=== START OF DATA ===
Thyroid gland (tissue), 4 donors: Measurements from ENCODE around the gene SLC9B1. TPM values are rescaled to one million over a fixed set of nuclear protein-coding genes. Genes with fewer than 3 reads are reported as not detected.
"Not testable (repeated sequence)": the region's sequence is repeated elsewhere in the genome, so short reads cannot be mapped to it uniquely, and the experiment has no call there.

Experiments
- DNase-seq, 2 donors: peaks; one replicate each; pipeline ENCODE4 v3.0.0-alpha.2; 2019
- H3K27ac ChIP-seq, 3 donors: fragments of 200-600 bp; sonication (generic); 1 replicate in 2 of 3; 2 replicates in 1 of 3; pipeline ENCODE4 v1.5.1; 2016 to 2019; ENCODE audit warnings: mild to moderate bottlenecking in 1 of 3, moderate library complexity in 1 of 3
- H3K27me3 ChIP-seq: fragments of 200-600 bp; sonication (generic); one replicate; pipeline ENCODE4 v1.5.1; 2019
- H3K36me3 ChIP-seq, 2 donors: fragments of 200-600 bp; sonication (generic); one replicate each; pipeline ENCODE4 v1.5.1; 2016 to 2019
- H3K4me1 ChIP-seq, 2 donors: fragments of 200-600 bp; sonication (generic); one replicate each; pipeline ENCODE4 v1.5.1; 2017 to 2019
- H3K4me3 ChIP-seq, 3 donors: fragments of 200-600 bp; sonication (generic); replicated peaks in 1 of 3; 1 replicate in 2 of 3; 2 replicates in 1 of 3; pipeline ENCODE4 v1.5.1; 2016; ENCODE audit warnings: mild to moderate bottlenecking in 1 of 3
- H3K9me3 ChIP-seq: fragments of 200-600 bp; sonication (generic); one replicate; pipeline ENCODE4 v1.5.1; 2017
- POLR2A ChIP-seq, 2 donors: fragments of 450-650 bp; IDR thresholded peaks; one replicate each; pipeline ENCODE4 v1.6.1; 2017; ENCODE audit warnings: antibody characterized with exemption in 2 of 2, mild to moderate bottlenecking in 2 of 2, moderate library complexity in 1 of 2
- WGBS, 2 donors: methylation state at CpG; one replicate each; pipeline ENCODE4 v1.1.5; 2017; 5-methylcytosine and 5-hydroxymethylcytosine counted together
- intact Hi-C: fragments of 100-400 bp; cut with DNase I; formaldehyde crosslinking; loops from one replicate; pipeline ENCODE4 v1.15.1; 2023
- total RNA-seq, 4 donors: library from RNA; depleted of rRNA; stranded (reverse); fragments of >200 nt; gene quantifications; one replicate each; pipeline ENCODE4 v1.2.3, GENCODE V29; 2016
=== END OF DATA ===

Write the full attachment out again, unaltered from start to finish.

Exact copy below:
Thyroid gland (tissue), 4 donors: Measurements from ENCODE around the gene SLC9B1. TPM values are rescaled to one million over a fixed set of nuclear protein-coding genes. Genes with fewer than 3 reads are reported as not detected.
"Not testable (repeated sequence)": the region's sequence is repeated elsewhere in the genome, so short reads cannot be mapped to it uniquely, and the experiment has no call there.

Experiments
- DNase-seq, 2 donors: peaks; one replicate each; pipeline ENCODE4 v3.0.0-alpha.2; 2019
- H3K27ac ChIP-seq, 3 donors: fragments of 200-600 bp; sonication (generic); 1 replicate in 2 of 3; 2 replicates in 1 of 3; pipeline ENCODE4 v1.5.1; 2016 to 2019; ENCODE audit warnings: mild to moderate bottlenecking in 1 of 3, moderate library complexity in 1 of 3
- H3K27me3 ChIP-seq: fragments of 200-600 bp; sonication (generic); one replicate; pipeline ENCODE4 v1.5.1; 2019
- H3K36me3 ChIP-seq, 2 donors: fragments of 200-600 bp; sonication (generic); one replicate each; pipeline ENCODE4 v1.5.1; 2016 to 2019
- H3K4me1 ChIP-seq, 2 donors: fragments of 200-600 bp; sonication (generic); one replicate each; pipeline ENCODE4 v1.5.1; 2017 to 2019
- H3K4me3 ChIP-seq, 3 donors: fragments of 200-600 bp; sonication (generic); replicated peaks in 1 of 3; 1 replicate in 2 of 3; 2 replicates in 1 of 3; pipeline ENCODE4 v1.5.1; 2016; ENCODE audit warnings: mild to moderate bottlenecking in 1 of 3
- H3K9me3 ChIP-seq: fragments of 200-600 bp; sonication (generic); one replicate; pipeline ENCODE4 v1.5.1; 2017
- POLR2A ChIP-seq, 2 donors: fragments of 450-650 bp; IDR thresholded peaks; one replicate each; pipeline ENCODE4 v1.6.1; 2017; ENCODE audit warnings: antibody characterized with exemption in 2 of 2, mild to moderate bottlenecking in 2 of 2, moderate library complexity in 1 of 2
- WGBS, 2 donors: methylation state at CpG; one replicate each; pipeline ENCODE4 v1.1.5; 2017; 5-methylcytosine and 5-hydroxymethylcytosine counted together
- intact Hi-C: fragments of 100-400 bp; cut with DNase I; formaldehyde crosslinking; loops from one replicate; pipeline ENCODE4 v1.15.1; 2023
- total RNA-seq, 4 donors: library from RNA; depleted of rRNA; stranded (reverse); fragments of >200 nt; gene quantifications; one replicate each; pipeline ENCODE4 v1.2.3, GENCODE V29; 2016